As I See It: Return Of The Swami
January 10, 2011 Victor Rozek
It’s that time of year when The Swami dons his turban, dusts off his crystal ball, and peers into a future unseeable to mortal men. And you think your employment is uncertain. We Swamis once benefitted from the faulty memories and short attention spans of our adherents. Stay away from the screwball stuff someone might actually remember (DOS will make a comeback; Paris Hilton will graduate from Harvard), and your average Swami could sound believable.
But the Internet, which The Swami predicted Al Gore would invent, changed everything. A Swami’s prior pronouncements can now be recovered, plucked from the ether from whence they came. Skeptics may pounce upon the occasional error to impugn the predictive prowess of The Swami. So this year, The Swami mans up, not only offering new predictions, but reviewing three years of past prognostications to pit his record against the historical record.
But first, The Swami wants to start with a can’t miss, take-it-to-the-bank prophecy. Are you ready? The Oregon Ducks will spank the Auburn Tigers in the BCS National Championship college football game. Thought you’d want to know. But The Swami digresses.
Three years ago we were in an election year, and everybody’s pet economist was spinning data in support of his or her favored conclusions. We didn’t yet know the full extent of the damage to the economy, but predictions ranged from “don’t worry, be happy,” to “the world ends at noon tomorrow.”
Not wishing to alarm the skittish masses, The Swami made what he thought was the responsible call. “Let’s pretend we’re Olympic judges and throw out the high and the low scores, which leaves us with an economy that will likely be pretty flat.” OK, The Swami whiffed on that one. A few months later, the truth would emerge: times were so tough that the incoming First Lady was growing her own vegetables.
But in 2007, The Swami was right on the rupee with his jobs prediction. “There will be a handful of growth sectors which will serve as oases for job thirsty IT professionals. The security industry, and its handmaiden the surveillance industry, will continue to require huge amounts of computing power and expertise, as corporations and various government agencies gather and sort vast amounts of our personal data.” As The Swami was heard to say when airport security dragged him off to x-ray his turban: “Never underestimate the economic potential of paranoia.”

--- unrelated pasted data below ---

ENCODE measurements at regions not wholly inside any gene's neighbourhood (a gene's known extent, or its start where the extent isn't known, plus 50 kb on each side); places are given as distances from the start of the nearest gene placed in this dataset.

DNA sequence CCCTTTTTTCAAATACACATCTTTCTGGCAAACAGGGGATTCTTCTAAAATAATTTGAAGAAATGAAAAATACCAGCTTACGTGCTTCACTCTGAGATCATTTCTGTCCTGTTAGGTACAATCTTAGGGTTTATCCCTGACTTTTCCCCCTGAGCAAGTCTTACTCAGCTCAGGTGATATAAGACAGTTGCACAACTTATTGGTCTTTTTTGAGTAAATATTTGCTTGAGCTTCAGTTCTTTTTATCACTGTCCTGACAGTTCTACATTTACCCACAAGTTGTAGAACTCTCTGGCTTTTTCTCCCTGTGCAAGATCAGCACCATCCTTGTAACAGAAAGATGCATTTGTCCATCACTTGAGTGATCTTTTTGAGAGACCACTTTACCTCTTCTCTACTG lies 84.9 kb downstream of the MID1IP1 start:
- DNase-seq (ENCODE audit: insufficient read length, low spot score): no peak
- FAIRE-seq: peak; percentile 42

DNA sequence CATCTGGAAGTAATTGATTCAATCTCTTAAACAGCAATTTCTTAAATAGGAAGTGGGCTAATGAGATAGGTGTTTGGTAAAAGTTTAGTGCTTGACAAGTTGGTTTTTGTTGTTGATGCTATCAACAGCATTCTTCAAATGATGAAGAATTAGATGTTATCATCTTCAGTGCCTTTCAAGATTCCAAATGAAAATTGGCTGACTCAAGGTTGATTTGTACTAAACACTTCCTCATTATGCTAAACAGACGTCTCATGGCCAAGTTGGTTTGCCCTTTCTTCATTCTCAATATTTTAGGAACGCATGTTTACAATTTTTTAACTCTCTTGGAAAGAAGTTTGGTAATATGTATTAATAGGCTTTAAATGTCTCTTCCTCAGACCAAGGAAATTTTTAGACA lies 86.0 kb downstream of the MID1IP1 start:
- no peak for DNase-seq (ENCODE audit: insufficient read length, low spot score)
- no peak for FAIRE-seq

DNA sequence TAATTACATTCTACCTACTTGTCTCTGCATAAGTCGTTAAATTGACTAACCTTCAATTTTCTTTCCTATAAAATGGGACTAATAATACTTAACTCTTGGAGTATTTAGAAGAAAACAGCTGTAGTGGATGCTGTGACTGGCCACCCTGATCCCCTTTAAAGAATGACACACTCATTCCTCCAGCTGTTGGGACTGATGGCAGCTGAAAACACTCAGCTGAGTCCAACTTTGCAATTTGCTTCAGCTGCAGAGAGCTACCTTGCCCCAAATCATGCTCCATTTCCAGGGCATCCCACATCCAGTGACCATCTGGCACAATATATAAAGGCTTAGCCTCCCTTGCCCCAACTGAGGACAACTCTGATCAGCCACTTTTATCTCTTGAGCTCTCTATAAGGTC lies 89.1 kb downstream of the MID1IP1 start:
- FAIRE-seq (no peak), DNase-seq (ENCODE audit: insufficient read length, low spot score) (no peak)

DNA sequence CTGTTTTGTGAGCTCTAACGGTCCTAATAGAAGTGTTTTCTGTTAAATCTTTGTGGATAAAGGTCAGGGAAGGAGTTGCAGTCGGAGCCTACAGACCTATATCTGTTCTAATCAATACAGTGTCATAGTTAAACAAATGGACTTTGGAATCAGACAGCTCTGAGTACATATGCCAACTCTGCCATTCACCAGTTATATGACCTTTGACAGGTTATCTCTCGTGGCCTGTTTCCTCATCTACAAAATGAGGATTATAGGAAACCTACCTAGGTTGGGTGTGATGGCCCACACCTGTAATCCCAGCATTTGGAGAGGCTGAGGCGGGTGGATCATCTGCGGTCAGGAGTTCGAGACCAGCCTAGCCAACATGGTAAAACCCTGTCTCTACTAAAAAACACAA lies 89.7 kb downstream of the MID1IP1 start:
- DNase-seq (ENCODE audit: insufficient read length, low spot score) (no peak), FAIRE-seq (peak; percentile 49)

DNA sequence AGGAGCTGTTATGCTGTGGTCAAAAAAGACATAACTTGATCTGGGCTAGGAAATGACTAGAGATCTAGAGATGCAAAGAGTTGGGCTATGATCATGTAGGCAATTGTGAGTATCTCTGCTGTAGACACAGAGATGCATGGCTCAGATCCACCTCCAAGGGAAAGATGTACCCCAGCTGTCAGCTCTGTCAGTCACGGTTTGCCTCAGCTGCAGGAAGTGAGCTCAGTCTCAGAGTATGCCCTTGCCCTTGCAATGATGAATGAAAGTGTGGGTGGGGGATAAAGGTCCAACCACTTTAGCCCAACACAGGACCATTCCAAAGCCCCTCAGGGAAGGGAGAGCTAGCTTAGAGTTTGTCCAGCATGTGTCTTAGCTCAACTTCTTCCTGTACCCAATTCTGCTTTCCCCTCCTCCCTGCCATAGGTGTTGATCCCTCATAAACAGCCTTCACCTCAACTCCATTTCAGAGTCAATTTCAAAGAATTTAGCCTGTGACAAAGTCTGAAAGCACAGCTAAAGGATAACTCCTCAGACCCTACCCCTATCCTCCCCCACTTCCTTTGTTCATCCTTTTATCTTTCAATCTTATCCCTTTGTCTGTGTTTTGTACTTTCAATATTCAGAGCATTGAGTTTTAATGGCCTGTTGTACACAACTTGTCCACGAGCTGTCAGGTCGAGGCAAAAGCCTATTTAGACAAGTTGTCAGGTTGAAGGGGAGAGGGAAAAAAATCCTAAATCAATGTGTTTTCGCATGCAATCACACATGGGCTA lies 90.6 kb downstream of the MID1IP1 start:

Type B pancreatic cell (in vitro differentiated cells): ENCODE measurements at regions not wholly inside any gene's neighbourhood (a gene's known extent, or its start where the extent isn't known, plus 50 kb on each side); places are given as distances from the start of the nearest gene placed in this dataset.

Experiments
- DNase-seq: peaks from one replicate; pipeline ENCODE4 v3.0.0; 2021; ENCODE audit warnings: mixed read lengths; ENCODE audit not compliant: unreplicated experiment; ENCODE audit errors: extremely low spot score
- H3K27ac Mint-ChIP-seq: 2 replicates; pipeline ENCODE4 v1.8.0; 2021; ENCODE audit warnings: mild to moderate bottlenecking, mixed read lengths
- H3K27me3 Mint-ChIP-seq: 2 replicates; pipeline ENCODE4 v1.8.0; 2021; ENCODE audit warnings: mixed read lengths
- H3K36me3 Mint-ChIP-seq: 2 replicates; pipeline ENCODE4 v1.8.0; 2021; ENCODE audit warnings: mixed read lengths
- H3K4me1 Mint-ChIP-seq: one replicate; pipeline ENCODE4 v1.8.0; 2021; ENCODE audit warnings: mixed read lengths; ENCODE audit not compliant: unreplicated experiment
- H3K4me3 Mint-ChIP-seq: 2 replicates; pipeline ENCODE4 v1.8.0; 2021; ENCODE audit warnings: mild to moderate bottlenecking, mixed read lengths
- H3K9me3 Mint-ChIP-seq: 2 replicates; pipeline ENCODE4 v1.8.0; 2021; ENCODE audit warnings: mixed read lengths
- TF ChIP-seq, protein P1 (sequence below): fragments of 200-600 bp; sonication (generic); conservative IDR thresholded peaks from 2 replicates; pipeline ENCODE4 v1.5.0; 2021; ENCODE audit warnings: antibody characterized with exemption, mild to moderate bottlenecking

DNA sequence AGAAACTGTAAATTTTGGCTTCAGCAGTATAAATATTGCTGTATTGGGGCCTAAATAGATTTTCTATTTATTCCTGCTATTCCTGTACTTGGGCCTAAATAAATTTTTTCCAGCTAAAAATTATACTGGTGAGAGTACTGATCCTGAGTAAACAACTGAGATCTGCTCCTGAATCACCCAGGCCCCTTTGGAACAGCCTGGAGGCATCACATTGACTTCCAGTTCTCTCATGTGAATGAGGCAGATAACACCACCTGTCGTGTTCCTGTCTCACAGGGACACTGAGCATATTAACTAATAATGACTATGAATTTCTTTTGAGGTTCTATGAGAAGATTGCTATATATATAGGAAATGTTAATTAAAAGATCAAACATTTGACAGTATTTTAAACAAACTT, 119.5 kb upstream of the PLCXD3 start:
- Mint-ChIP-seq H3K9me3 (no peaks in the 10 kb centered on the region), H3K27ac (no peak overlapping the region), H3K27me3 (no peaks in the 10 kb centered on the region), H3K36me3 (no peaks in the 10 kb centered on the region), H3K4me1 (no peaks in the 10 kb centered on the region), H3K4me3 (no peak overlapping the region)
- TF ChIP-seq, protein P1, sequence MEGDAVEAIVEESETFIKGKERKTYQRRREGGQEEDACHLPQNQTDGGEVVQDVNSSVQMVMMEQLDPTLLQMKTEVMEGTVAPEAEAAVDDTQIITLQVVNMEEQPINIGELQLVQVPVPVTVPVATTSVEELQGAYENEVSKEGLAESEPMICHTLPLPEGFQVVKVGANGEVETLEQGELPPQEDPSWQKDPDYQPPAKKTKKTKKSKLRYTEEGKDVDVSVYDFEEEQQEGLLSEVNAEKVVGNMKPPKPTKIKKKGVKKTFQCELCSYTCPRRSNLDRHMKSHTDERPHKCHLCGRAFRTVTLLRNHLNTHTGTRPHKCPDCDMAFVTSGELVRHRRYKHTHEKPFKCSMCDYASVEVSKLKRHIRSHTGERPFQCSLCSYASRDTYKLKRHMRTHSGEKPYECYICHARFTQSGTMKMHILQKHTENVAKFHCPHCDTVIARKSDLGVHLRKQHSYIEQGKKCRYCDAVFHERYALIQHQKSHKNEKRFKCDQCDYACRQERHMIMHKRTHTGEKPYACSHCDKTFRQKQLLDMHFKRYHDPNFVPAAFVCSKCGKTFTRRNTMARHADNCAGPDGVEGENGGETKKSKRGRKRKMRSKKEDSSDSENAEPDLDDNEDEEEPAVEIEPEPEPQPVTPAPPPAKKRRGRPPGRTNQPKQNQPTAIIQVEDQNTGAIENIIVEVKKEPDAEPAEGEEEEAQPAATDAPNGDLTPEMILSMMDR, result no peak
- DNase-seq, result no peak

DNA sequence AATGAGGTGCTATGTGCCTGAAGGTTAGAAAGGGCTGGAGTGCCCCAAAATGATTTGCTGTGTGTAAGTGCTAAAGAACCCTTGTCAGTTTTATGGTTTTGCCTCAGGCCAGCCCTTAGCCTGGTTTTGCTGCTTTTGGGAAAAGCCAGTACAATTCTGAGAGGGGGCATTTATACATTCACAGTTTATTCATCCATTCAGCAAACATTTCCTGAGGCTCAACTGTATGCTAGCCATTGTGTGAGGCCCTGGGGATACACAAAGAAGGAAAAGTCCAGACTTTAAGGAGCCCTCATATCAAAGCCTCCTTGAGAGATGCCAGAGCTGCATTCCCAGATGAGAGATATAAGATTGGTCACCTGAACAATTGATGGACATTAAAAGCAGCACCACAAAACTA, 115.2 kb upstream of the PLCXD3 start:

That year, The Swami also noted that “Boomers are in their surgical years,” which makes the healthcare field more promising than a hooker’s smile. (Not that The Swami would actually know of such things personally.) Since then, The Swami has had minor surgery himself, and the data entry alone for that procedure could employ a small village.
The following year, The Swami gazed through the haze and saw “a bunch of 800-pound gorillas with begging bowls. Bankers, brokers, and crummy car makers; guys with private jets and $5,000 suits who burn through money like Rastafarians burn through ganja.” The Swami’s first prediction of 2008 was that “throwing money at them is like trying to fill a Zodiac with a bicycle pump. By the time the raft is seaworthy, the ocean will have dried up.” The all-seeing one also accurately predicted that “when it comes to economic policy, the operative word in “promised change” will be “promised.” And The Swami hit nothing-but-net when he concluded: “. . . the lack of regulatory reform means this nonsense will last longer than it needs to.” This Christmas, The Swami was reminded why the jobless recovery is a lot like Handel’s Messiah; you think it will never end.
In 2009, The Swami made a bold prediction based in precedent: “all major economic recoveries have begun right after taxes were increased on the wealthy.” And so would this one if anyone actually paid attention to history. “When taxes on the wealthy were high, GDP and real wages were also high. When the rich received deep tax cuts, wages fell, the rich gambled and schemed with their surplus money, and bubbles and crashes followed.” During the presidential election campaign, candidate Obama announced his intention to rescind the Bush tax cuts and raise taxes on those making more than $250,000.” We know how that turned out.